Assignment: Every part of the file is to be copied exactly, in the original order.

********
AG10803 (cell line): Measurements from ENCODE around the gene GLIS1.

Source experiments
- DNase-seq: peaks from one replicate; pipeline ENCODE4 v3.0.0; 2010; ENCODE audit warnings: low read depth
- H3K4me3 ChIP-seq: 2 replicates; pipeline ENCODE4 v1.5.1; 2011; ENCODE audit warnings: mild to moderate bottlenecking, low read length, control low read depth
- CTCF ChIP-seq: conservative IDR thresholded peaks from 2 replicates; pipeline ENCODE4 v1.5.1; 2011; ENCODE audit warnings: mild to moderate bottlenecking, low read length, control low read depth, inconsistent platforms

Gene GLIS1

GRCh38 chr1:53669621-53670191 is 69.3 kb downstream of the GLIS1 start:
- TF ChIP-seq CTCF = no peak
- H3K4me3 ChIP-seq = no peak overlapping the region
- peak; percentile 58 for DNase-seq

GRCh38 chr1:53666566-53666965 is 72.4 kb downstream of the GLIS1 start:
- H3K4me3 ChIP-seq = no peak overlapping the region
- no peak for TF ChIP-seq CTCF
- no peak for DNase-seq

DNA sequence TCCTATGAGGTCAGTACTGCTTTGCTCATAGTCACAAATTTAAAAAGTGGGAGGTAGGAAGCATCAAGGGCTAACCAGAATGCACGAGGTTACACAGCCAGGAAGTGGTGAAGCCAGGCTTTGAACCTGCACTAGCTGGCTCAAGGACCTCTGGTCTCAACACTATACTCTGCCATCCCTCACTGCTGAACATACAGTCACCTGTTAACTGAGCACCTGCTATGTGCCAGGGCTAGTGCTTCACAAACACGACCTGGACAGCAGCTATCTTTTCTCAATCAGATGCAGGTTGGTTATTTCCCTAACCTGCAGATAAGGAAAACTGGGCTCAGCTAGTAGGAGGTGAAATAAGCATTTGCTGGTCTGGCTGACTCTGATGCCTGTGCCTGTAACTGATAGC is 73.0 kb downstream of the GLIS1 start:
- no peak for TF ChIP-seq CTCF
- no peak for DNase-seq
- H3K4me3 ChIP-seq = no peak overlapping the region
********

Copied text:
AG10803 (cell line): Measurements from ENCODE around the gene GLIS1.

Source experiments
- DNase-seq: peaks from one replicate; pipeline ENCODE4 v3.0.0; 2010; ENCODE audit warnings: low read depth
- H3K4me3 ChIP-seq: 2 replicates; pipeline ENCODE4 v1.5.1; 2011; ENCODE audit warnings: mild to moderate bottlenecking, low read length, control low read depth
- CTCF ChIP-seq: conservative IDR thresholded peaks from 2 replicates; pipeline ENCODE4 v1.5.1; 2011; ENCODE audit warnings: mild to moderate bottlenecking, low read length, control low read depth, inconsistent platforms

Gene GLIS1

GRCh38 chr1:53669621-53670191 is 69.3 kb downstream of the GLIS1 start:
- TF ChIP-seq CTCF = no peak
- H3K4me3 ChIP-seq = no peak overlapping the region
- peak; percentile 58 for DNase-seq

GRCh38 chr1:53666566-53666965 is 72.4 kb downstream of the GLIS1 start:
- H3K4me3 ChIP-seq = no peak overlapping the region
- no peak for TF ChIP-seq CTCF
- no peak for DNase-seq

DNA sequence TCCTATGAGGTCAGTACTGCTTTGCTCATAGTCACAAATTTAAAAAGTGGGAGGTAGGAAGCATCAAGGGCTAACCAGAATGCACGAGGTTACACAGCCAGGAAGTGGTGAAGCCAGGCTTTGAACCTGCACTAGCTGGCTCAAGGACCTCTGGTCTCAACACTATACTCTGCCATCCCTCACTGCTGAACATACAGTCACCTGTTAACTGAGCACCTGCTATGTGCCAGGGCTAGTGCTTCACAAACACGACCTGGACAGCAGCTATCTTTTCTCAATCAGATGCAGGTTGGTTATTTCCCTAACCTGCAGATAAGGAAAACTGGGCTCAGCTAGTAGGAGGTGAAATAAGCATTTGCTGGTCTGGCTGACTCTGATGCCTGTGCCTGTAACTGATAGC is 73.0 kb downstream of the GLIS1 start:
- no peak for TF ChIP-seq CTCF
- no peak for DNase-seq
- H3K4me3 ChIP-seq = no peak overlapping the region